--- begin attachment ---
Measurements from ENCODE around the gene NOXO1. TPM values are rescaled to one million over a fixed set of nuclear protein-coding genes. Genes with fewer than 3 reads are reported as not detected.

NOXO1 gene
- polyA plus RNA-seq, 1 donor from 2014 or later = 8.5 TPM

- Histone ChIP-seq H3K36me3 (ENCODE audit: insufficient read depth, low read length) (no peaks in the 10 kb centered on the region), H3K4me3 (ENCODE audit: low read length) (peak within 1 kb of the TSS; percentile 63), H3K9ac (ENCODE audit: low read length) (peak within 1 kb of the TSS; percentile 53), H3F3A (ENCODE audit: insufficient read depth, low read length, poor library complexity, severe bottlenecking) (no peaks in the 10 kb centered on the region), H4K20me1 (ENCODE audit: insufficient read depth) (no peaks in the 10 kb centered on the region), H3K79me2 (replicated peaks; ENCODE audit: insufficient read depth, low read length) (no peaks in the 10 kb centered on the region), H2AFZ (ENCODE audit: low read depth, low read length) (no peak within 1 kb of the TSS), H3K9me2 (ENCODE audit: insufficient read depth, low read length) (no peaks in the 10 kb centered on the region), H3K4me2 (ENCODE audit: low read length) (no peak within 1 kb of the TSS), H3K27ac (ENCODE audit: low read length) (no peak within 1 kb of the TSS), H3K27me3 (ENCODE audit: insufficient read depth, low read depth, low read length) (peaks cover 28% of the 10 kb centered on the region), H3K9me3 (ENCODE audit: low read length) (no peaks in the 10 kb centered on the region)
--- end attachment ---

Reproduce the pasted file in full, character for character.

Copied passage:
Measurements from ENCODE around the gene NOXO1. TPM values are rescaled to one million over a fixed set of nuclear protein-coding genes. Genes with fewer than 3 reads are reported as not detected.

NOXO1 gene
- polyA plus RNA-seq, 1 donor from 2014 or later = 8.5 TPM

- Histone ChIP-seq H3K36me3 (ENCODE audit: insufficient read depth, low read length) (no peaks in the 10 kb centered on the region), H3K4me3 (ENCODE audit: low read length) (peak within 1 kb of the TSS; percentile 63), H3K9ac (ENCODE audit: low read length) (peak within 1 kb of the TSS; percentile 53), H3F3A (ENCODE audit: insufficient read depth, low read length, poor library complexity, severe bottlenecking) (no peaks in the 10 kb centered on the region), H4K20me1 (ENCODE audit: insufficient read depth) (no peaks in the 10 kb centered on the region), H3K79me2 (replicated peaks; ENCODE audit: insufficient read depth, low read length) (no peaks in the 10 kb centered on the region), H2AFZ (ENCODE audit: low read depth, low read length) (no peak within 1 kb of the TSS), H3K9me2 (ENCODE audit: insufficient read depth, low read length) (no peaks in the 10 kb centered on the region), H3K4me2 (ENCODE audit: low read length) (no peak within 1 kb of the TSS), H3K27ac (ENCODE audit: low read length) (no peak within 1 kb of the TSS), H3K27me3 (ENCODE audit: insufficient read depth, low read depth, low read length) (peaks cover 28% of the 10 kb centered on the region), H3K9me3 (ENCODE audit: low read length) (no peaks in the 10 kb centered on the region)